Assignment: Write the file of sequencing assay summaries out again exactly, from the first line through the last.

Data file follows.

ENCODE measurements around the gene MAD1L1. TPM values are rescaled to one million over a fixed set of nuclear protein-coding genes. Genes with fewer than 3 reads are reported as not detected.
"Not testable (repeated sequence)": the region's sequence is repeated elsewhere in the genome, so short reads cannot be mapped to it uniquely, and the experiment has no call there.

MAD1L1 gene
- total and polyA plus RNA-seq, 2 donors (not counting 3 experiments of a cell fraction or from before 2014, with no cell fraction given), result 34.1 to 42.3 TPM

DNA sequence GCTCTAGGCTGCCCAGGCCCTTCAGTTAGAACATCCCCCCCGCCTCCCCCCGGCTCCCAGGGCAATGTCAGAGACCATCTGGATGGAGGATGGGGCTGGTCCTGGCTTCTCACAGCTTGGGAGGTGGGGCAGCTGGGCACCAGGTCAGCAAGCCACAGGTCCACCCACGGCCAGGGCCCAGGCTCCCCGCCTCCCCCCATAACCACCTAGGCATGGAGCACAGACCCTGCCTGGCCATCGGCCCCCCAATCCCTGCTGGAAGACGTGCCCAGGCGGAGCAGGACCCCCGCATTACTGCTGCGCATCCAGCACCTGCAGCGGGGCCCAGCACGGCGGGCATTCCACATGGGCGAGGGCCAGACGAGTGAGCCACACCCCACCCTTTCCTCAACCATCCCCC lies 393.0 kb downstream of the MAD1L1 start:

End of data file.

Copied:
ENCODE measurements around the gene MAD1L1. TPM values are rescaled to one million over a fixed set of nuclear protein-coding genes. Genes with fewer than 3 reads are reported as not detected.
"Not testable (repeated sequence)": the region's sequence is repeated elsewhere in the genome, so short reads cannot be mapped to it uniquely, and the experiment has no call there.

MAD1L1 gene
- total and polyA plus RNA-seq, 2 donors (not counting 3 experiments of a cell fraction or from before 2014, with no cell fraction given), result 34.1 to 42.3 TPM

DNA sequence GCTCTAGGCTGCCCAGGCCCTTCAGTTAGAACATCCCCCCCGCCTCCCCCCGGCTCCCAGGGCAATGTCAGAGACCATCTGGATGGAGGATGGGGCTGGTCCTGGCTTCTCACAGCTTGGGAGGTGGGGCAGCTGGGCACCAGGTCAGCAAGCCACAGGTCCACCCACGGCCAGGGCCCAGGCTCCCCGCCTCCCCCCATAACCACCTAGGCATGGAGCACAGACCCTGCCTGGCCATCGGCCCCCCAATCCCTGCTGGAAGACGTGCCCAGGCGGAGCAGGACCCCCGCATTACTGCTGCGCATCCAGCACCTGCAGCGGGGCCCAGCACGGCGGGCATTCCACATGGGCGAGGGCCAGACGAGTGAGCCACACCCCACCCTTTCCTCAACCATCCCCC lies 393.0 kb downstream of the MAD1L1 start: